On November 25, 2019, the Patent Trial and Appeal Board (PTAB) of the United States Patent and Trademark Office (USPTO) affirmed an appeal from IBM that its invention fails to recite patent-eligible subject matter under 35 U.S.C. §101. U.S. Patent Application Number 15/212,216 claimed a method for mining threaded online discussions, where an information handling system (IHS) would perform a natural language processing (NLP) analysis on multiple web sites containing threaded discussions of a particular topic. Those discussions would be correlated, and the IHS would identify a question from the discussions, as well as several potential answers to the question, with one answer marked as the most likely answer.

Following the two-step framework laid out by the Supreme Court in Alice Corp. Pty. Ltd. v. CLS Bank Int’l, 573 U.S. 208, 216 (2014) and Mayo Collaborative Servs. v. Prometheus Labs., Inc., 566 U.S. 66, 70 (2012), the USPTO Examiner first found that the invention was directed toward abstract ideas similar to those concepts identified in CyberSource Corp. v. Retail Decisions, Inc., 654 F.3d 1366 (Fed. Cir. 2011) and Classen Immunotherapies, Inc. v. Biogen IDEC, 659 F.3d 1057, 1067 (Fed. Cir. 2011). The Examiner further found that the claims lacked any additional elements amounting to significantly more than the abstract ideas since the additional computer elements, including a processor and memory, were recited at a high level of generality. The Examiner determined that the claims merely performed conventional computer functions, and provided no indication that the functioning of any computer or other technology was improved.

IBM appealed by arguing that updating a corpus with the collected discussions, and answering a question posed by the QA system, could not be performed as a mental process, placing the invention beyond a mere abstract idea. IBM further explained that its claims were necessarily rooted in computer technology, citing the specification’s description of a specific improvement in the technical field of Question/Answer (QA) computer systems. IBM argued that its claims “include specific, concrete steps such as adding harvested discussions to a corpus utilized by a QA computer system,” and noted a similarity to Enfish, LLC v. Microsoft Corp., 822 F.3d 1327, 1335 (Fed. Cir. 2016) by providing more accurate answers to questions asked in the online discussions.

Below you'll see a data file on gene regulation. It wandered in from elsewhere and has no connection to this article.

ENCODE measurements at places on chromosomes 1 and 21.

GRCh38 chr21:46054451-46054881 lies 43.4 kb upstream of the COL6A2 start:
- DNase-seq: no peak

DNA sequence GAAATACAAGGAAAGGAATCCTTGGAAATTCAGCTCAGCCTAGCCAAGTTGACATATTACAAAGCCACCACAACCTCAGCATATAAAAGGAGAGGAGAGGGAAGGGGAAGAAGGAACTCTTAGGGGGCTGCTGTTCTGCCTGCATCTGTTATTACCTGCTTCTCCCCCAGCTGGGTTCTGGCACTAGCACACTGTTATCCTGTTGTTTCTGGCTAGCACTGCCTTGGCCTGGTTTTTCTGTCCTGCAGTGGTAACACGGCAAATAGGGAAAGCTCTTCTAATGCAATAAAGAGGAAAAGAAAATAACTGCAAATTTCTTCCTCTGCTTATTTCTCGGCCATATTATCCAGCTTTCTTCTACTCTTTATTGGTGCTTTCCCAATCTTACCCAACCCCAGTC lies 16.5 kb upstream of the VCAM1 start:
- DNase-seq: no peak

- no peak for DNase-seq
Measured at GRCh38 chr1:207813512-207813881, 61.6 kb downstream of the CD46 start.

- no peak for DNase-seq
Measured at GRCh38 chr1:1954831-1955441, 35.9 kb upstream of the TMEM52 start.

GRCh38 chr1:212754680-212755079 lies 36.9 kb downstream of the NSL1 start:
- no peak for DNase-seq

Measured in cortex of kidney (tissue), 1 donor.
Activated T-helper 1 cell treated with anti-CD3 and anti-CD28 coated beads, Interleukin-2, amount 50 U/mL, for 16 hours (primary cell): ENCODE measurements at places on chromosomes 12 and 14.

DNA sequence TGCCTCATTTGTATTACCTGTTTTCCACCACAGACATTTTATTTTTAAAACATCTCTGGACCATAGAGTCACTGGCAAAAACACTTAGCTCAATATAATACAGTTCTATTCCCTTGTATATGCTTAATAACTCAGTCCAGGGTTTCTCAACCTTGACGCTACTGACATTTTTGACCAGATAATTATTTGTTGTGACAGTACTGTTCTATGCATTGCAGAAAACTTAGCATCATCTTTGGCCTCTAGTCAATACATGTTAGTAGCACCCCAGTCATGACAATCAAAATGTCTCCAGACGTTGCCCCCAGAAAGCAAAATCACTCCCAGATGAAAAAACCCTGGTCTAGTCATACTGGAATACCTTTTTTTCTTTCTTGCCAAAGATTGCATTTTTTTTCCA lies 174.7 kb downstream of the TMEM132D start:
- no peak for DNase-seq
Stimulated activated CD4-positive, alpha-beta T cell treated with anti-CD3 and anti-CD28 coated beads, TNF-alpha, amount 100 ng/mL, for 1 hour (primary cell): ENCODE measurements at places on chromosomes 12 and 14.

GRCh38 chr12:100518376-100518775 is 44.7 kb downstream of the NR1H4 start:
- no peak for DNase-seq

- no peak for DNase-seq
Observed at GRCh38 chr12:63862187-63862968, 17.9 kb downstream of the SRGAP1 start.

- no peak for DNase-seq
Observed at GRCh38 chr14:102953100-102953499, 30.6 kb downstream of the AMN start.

The PTAB nonetheless agreed with the Examiner that the claims could be performed mentally or with pen and paper, and that the invention was directed towards a judicial exception. The PTAB further affirmed that the claims performed well-understood, routine, and conventional activity, and commented that IBM did not argue that any of the additional elements were beyond what was well-understood, routine, and conventional in the art. Citing Berkheimer v. HP Inc., 881 F.3d 1360, 1370 (Fed. Cir. 2018), the PTAB wrote that “it is irrelevant whether [the claimed abstract idea] may have been non-routine or unconventional as a factual matter … narrowing or reformulating an abstract idea does not add ‘significantly more’ to it.”

The primary takeaway from Berkheimer remains that “whether something is well-understood, routine, and conventional to a skilled artisan … is a factual determination.” Thus, IBM may have benefited from the filing of a Supplemental Brief under MPEP § 1205.02, citing Berkheimer as new authority and including factual evidence, such as a declaration under 37 C.F.R. § 1.132 explaining why one of ordinary skill in the art would view updating a corpus based on threaded online discussions as not being well-understood, routine, and conventional activity. Doing so may have placed an additional burden on the Examiner to demonstrate why this combination of elements would amount to an inventive concept, and potentially sway the PTAB into reversing the ineligibility rejection and requiring additional analysis by the Examiner.

With the two-year anniversary of the Berkheimer decision approaching, it remains critical for patent practitioners to ensure that appeals take full advantage of the rapidly-changing landscape of 35 U.S.C. § 101 law by filing supplemental briefs where appropriate, along with supporting evidence and declarations.